According to X-Calibre, repeating string instructions are slow on PPRO+. But anyway, it would be more effective to use dword movements rather than byte ones as have been demonstrated through replies to this thread.
With rep, you can do:


push edi ; let's not forget to save volative registers
xor eax, eax ; we're storing 0s
mov ecx, sizeof mybuffer shr 2 ; how many dwords to clear
mov edi, OFFSET mybuffer
rep stosd
pop edi


You might want to complete the storing with bytes if the buffer is not dword aligned like so:


push edi ; let's not forget to save volative registers
xor eax, eax ; we're storing 0s
mov ecx, sizeof mybuffer shr 2 ; how many dwords to clear
mov edi, OFFSET mybuffer
rep stosd
mov ecx, (sizeof mybuffer) AND 3
rep stosb
pop edi


With standard looping it can be accomplished like this:


mov edx, OFFSET mybuffer - 4
mov ecx, sizeof mybuffer shr 2
xor eax, eax
@@st: mov dword ptr [edx+ecx*4], eax
dec ecx
jnz @@st


This succesfully clears mybuffer and trashes edx, ecx and eax while doing so. You might want to go with this code to preserve as much registers as possible:


mov ecx, sizeof mybuffer shr 2
@@st: mov [mybuffer-4+ecx*4], 0
dec ecx
jnz @@st

This only modifies ecx.

Happy coding.
Posted on 2001-07-18 19:27:43 by comrade
Oh and don't really use RtlZeroMemory() as SaVaGe suggested. It is okay, but if you are using assembly it would be best if you cleared memory. You will save some overhead too.
Posted on 2001-07-18 19:28:34 by comrade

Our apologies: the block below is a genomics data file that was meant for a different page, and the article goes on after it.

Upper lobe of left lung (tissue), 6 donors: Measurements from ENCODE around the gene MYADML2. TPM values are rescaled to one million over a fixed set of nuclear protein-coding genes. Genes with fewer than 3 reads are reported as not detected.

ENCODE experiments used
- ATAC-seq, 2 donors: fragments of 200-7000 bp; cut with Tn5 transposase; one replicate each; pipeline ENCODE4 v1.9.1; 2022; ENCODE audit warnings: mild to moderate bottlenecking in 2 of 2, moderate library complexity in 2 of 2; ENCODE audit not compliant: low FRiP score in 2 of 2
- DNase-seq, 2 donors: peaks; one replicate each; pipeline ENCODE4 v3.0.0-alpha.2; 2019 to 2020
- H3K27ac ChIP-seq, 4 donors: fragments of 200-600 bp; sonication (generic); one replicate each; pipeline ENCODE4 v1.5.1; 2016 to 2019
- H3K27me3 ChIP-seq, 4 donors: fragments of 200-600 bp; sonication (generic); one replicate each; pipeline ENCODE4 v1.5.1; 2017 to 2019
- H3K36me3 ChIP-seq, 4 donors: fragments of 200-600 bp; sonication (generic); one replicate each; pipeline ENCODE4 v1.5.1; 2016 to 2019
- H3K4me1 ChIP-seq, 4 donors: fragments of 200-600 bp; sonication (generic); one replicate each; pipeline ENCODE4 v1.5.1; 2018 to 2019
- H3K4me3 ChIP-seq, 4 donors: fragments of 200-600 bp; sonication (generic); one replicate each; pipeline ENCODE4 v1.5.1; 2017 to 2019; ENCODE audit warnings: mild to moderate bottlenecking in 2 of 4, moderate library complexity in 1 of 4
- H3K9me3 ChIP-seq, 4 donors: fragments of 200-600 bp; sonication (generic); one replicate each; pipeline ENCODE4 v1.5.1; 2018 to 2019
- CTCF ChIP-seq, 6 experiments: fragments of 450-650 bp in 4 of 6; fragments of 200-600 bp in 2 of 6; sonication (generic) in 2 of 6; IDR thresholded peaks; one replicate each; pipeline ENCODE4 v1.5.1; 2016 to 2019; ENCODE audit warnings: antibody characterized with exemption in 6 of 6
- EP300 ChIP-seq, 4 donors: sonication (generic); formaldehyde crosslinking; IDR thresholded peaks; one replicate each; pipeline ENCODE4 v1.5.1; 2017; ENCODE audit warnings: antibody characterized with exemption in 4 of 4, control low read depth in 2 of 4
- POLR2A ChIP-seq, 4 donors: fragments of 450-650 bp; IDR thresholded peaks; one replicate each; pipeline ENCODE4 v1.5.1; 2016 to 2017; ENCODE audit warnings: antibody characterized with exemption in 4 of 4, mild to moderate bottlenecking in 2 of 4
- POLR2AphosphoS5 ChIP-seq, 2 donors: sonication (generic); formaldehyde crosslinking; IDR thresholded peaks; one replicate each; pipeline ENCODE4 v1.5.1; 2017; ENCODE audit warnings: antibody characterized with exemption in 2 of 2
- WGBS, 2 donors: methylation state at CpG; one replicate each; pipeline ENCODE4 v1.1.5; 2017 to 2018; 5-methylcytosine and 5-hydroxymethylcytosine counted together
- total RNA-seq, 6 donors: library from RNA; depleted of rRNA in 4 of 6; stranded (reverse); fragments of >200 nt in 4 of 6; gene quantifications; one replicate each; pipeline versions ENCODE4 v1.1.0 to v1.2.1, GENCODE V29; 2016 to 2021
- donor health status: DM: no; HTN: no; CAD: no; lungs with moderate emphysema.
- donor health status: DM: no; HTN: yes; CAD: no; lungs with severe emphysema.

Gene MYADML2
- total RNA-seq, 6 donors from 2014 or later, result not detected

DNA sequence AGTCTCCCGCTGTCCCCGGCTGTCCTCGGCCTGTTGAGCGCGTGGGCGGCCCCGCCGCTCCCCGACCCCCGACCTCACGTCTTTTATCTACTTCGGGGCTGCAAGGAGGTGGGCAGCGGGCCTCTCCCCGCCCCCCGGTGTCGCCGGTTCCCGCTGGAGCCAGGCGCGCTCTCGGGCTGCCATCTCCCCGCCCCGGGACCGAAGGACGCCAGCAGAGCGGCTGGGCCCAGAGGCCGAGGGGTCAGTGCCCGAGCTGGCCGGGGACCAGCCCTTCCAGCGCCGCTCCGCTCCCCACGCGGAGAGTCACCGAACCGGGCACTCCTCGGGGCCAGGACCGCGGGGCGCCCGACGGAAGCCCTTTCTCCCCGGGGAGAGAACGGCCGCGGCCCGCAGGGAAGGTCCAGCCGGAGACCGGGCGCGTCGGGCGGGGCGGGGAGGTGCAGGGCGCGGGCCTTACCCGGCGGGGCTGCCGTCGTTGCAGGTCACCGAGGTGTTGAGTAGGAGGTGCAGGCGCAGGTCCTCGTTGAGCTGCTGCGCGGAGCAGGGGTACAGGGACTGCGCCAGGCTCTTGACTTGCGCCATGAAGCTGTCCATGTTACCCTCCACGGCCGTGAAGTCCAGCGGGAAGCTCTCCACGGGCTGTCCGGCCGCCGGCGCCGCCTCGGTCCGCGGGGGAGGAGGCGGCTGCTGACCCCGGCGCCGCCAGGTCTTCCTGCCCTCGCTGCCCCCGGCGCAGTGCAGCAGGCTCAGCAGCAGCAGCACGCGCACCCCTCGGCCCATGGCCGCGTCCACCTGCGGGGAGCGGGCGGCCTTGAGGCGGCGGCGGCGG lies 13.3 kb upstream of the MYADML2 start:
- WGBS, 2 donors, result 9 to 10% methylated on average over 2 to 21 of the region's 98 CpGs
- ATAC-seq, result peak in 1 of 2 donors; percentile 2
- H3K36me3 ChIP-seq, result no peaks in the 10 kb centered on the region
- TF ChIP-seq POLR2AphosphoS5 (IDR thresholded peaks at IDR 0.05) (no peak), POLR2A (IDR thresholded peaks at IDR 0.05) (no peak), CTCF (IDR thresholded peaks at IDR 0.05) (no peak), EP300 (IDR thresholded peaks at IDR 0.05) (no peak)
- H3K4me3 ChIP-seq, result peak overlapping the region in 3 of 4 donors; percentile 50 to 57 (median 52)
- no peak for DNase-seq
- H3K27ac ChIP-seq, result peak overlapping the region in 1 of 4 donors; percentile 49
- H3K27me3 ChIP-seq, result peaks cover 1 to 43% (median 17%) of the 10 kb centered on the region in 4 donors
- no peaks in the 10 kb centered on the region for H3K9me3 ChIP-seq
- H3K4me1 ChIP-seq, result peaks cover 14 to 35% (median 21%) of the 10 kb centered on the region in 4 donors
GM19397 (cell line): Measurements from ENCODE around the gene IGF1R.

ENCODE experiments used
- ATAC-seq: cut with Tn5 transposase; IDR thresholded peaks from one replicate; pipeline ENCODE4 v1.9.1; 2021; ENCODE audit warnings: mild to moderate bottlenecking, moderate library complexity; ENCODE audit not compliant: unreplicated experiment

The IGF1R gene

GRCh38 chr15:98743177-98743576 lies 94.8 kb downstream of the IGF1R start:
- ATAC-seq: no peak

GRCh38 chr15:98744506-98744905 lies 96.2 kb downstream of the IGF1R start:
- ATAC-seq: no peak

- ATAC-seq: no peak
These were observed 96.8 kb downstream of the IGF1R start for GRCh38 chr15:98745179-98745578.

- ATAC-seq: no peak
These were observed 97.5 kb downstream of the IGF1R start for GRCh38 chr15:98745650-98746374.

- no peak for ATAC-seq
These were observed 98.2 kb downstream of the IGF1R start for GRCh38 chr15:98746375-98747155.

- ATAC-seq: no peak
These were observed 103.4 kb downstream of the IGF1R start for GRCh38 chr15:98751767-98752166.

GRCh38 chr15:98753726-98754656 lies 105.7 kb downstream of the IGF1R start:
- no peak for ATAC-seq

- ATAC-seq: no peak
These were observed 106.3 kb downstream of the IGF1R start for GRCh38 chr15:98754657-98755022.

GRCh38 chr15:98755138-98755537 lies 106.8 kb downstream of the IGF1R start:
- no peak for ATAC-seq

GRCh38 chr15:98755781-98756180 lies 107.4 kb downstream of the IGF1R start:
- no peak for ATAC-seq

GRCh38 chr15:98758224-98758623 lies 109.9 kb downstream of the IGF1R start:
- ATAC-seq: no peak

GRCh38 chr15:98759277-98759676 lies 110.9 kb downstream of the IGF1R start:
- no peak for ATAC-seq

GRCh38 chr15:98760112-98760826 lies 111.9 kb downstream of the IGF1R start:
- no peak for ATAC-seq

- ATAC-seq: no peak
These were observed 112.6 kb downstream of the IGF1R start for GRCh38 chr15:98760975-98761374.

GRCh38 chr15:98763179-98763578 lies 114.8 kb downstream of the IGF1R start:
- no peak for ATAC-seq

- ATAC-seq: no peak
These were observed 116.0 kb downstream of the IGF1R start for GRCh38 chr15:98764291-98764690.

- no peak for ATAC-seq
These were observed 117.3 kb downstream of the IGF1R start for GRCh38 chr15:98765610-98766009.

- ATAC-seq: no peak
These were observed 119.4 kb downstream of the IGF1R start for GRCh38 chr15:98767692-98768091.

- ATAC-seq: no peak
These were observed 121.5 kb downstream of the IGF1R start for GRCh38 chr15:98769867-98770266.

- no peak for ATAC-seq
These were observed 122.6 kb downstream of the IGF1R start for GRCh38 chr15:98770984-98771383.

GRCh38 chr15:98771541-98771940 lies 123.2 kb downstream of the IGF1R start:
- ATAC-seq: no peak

bAZiK,

For simplicity, run a STOSD loop. It is to your advantage to make the buffer in DWORD intervals anyway and this means you don't have to clean up bytes at the end.

Current optimisation on later machines in hardware make STOSD combined with REP reasonably fast, both testing and literature like Agner Fog's optimisation manual show that string instructions by themselves are slow but both MOVSD and STOSD are fast when used with the repeat prefix.

If size is not a problem, the runtime in the MASM32 library is fast enough, its an unrolled loop of 8 x DWORD writes and the code is in the MASM32 library directory. The procedure is "memfill".

Regards,

hutch@pbq.com.au
Posted on 2001-07-19 03:03:28 by hutch--
Ok, I solved my Problem! Thanx all for your replies! (I love this MessageBoard )
Posted on 2001-07-19 07:55:29 by bazik
comrade, please do explain why using an api in this situation is not a good idea.



...
.data?
mybuffer db 512 dup (?)
...

.code
...
mov mybuffer, szAnyTextFromControl
...
; ---- clear buffer here
...
invoke SendMessage, hEdit, WM_SETTEXT, addr mybuffer, 512
; editbox should be empty


i would only considered as a bad idea to use api if it's in a loop and the code for clearing a buffer is being use more than once. there's no point of not using api if you just need to clear the buffer once.

my suggestion is, use api if you're planning to clear the buffer once in a while when speed is not a factor.

-- -----------------something for you to work on comrade--------


push edi ; let's not forget to save volative registers
xor eax, eax ; we're storing 0s
mov ecx, sizeof mybuffer shr 2 ; how many dwords to clear
mov edi, OFFSET mybuffer
rep stosd
pop edi

------and--------------------

mov edx, OFFSET mybuffer - 4
mov ecx, sizeof mybuffer shr 2
xor eax, eax
@@st: mov dword ptr [edx+ecx*4], eax
dec ecx
jnz @@st

this code has problem. it will empty the buffer, except 2 char at the end.





mov ecx, sizeof mybuffer shr 2
@@st: mov [mybuffer-4+ecx*4], 0
dec ecx
jnz @@st

this code also has problem. in that it only empty half of the buffer.


those are not big deal. just something for you to look out.
Posted on 2001-07-19 09:19:37 by disease_2000
Do not forget dword ptr after the mov :)
Posted on 2001-07-19 14:14:53 by comrade
If it is a text buffer, you can clear it this way :

mov buffer[0], 0

(s)
Posted on 2001-07-20 11:17:58 by (scalp)